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The winter ropings have been getting hammered on the West Coast by a very wet and stormy winter. Even with many of the events taking place under cover or indoors, it is still making travel to and from these events very difficult, thus bringing the number of teams down. Arizona continues to be the place to be in the winter if you want to rope any day of the week. They even got off to a slow start with weather affecting some of their ropings. Many ropers find their way to Arizona during the winter months and find that there isn’t any lack of a place to rope if that’s what you came for.

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The spring ropings are being advertised and look strong and hopefully the weather lends itself to bring good numbers to all of the ropings coming up. Check out the ads in this issue and see where you want to break out at to get back in the groove. The biggest problem with the wet winters out west is that one can’t keep themselves or their horses in shape between ropings.

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The Mike Cervi Jr. Memorial Roping is always a good one to catch up with friends and see some of the best ropers in the business compete for some big dollars. Hope to see you this next month at some of the spring ropings.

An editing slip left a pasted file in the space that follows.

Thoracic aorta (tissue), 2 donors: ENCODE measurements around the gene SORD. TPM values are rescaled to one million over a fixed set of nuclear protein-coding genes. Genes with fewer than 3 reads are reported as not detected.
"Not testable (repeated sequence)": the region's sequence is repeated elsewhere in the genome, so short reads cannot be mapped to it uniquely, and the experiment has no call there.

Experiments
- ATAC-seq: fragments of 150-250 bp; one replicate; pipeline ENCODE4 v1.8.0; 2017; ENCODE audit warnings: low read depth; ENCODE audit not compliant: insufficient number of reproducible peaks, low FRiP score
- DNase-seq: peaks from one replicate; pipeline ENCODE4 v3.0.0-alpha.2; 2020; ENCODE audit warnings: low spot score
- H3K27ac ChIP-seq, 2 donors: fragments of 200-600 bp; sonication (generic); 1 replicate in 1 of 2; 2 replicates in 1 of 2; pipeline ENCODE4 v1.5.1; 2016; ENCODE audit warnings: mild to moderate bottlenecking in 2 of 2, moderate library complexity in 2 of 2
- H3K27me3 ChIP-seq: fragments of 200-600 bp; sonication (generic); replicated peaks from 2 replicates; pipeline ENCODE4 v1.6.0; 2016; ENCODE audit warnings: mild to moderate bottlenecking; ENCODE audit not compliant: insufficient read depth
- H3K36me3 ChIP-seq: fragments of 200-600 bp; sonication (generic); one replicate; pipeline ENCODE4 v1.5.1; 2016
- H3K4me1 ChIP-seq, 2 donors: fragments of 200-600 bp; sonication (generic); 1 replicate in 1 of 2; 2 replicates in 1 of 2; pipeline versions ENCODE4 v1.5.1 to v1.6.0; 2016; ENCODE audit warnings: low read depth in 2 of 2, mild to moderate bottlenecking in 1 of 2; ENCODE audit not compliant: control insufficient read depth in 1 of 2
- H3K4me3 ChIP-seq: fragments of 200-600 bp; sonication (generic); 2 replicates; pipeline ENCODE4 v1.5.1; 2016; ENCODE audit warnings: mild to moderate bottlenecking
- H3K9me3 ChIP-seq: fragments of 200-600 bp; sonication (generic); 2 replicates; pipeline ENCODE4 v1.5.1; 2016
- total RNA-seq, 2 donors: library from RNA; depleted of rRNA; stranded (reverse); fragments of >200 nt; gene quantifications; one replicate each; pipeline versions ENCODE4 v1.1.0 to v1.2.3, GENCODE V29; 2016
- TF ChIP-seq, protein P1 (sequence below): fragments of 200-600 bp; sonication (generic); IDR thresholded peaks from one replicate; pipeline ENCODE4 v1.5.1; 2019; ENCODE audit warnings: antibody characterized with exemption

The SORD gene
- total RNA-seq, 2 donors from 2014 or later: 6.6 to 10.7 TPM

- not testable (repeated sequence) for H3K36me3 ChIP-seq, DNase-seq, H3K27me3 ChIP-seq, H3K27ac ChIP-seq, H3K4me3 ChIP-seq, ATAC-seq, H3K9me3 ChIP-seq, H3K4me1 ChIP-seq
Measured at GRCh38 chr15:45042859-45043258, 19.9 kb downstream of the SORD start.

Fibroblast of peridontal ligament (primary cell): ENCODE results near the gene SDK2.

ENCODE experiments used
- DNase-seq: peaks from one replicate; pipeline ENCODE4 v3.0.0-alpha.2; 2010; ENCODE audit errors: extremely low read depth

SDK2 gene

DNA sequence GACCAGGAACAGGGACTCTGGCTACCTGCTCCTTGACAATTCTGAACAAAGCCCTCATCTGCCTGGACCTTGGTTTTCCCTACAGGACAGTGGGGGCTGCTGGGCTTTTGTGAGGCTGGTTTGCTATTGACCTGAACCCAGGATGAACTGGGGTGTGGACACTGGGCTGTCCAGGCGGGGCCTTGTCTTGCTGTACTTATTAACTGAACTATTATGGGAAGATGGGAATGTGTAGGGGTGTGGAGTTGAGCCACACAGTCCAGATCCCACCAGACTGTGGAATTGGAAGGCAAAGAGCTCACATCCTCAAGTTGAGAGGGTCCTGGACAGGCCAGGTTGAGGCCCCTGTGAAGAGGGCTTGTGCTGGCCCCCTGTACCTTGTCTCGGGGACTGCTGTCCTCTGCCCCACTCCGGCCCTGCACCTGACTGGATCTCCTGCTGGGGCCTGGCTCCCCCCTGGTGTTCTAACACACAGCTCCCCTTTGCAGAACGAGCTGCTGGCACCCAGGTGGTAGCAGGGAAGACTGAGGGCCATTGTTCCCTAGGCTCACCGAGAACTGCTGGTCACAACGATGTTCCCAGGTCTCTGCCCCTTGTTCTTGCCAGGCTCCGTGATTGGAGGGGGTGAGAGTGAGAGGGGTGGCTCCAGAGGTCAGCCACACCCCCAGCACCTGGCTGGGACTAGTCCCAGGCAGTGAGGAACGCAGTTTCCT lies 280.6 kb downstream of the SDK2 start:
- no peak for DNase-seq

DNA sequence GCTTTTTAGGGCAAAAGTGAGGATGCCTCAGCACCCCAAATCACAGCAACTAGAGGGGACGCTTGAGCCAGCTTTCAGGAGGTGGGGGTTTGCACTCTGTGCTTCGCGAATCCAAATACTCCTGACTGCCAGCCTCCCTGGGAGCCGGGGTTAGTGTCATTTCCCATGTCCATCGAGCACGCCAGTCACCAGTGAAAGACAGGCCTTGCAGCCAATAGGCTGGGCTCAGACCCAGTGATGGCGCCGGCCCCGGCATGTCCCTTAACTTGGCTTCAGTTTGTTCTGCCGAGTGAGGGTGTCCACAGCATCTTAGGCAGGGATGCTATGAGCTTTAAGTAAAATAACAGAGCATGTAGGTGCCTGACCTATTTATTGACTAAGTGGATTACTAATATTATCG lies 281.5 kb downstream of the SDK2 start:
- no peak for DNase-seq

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For those of you who haven’t yet done your annual equipment check and maintenance, put it on your to do list. If you don’t check your rigs yourself, then get them to your local trailer specialist and have them checked out for you and your horse’s safety.

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Had a blast at this year’s Cowboy Downhill presented by Steamboat Ski Corporation. This year marked the 45th year of this event and saw many good cowboys and cowgirls hit the slopes for some fun in the snow. I got to share the microphone again with John Shipley this year to call all of the action on the slope. John did an outstanding job at the awards banquet and gave the grand prize to Colin Wolfe, a steer wrestler from Wenatchee, Wash., who won both events. Colin had won the Timed Event Race race last year and won the Stampede Race as well this year. Thanks to all of the sponsors who make this happen every year.
Catch you down the road.


Olympic skier Billy Kidd with Bob Feist at the Cowboy Downhill January 22 in Steamboat Springs, Colorado. Billy started this event 45 years ago, along with Larry Mahan.


Canadian Bronc Rider Dawson Hay put on a heck of a show with his spectacular wreck during the Downhill. He walked away with a broken nose and a concussion, but never missed a beat. Event producer JC Trujillo approves of his tenacity.